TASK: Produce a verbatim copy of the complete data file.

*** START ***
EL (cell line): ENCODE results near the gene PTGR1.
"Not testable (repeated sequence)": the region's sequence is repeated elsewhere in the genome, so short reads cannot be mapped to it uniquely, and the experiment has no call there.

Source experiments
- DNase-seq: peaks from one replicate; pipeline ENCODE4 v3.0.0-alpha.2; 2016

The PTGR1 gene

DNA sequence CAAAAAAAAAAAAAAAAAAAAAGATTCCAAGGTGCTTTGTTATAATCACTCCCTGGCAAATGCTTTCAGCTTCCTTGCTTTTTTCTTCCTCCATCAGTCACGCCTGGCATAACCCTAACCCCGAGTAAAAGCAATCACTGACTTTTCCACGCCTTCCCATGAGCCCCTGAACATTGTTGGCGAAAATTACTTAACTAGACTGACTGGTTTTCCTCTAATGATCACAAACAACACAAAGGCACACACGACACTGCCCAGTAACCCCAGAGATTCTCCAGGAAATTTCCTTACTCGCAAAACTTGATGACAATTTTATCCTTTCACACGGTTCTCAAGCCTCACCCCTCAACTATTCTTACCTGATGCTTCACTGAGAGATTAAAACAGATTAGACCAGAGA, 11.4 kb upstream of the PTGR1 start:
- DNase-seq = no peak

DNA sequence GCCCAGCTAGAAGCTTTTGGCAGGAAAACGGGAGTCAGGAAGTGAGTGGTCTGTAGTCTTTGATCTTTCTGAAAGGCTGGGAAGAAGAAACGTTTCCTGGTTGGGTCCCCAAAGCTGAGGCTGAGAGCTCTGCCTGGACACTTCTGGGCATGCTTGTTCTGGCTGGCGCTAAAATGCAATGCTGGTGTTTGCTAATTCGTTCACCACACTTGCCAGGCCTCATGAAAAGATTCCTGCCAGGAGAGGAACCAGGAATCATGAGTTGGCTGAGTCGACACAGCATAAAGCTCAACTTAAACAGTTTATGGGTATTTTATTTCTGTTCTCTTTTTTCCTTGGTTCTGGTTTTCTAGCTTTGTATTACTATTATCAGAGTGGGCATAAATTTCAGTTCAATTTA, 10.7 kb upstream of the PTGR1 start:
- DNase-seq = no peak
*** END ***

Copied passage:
EL (cell line): ENCODE results near the gene PTGR1.
"Not testable (repeated sequence)": the region's sequence is repeated elsewhere in the genome, so short reads cannot be mapped to it uniquely, and the experiment has no call there.

Source experiments
- DNase-seq: peaks from one replicate; pipeline ENCODE4 v3.0.0-alpha.2; 2016

The PTGR1 gene

DNA sequence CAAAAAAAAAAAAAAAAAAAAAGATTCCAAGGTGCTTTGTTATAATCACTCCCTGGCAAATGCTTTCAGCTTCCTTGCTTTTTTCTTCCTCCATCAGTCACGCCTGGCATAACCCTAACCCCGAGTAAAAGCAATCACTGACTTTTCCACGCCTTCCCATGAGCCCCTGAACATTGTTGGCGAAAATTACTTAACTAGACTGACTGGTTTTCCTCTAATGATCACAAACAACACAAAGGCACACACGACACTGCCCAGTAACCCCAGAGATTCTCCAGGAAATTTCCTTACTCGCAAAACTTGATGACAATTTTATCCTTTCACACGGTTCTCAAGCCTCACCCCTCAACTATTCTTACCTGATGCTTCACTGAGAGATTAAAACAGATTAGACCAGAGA, 11.4 kb upstream of the PTGR1 start:
- DNase-seq = no peak

DNA sequence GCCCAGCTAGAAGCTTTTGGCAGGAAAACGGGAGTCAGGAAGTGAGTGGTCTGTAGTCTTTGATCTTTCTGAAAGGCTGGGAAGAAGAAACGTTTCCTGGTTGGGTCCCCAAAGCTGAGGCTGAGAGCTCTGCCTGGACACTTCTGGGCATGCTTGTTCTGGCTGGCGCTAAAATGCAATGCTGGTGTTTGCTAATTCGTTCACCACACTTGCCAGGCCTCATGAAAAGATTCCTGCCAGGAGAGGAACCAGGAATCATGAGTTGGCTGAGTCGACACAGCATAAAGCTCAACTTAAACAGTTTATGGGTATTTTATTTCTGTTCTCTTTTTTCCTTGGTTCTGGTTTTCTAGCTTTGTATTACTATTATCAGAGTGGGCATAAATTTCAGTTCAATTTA, 10.7 kb upstream of the PTGR1 start:
- DNase-seq = no peak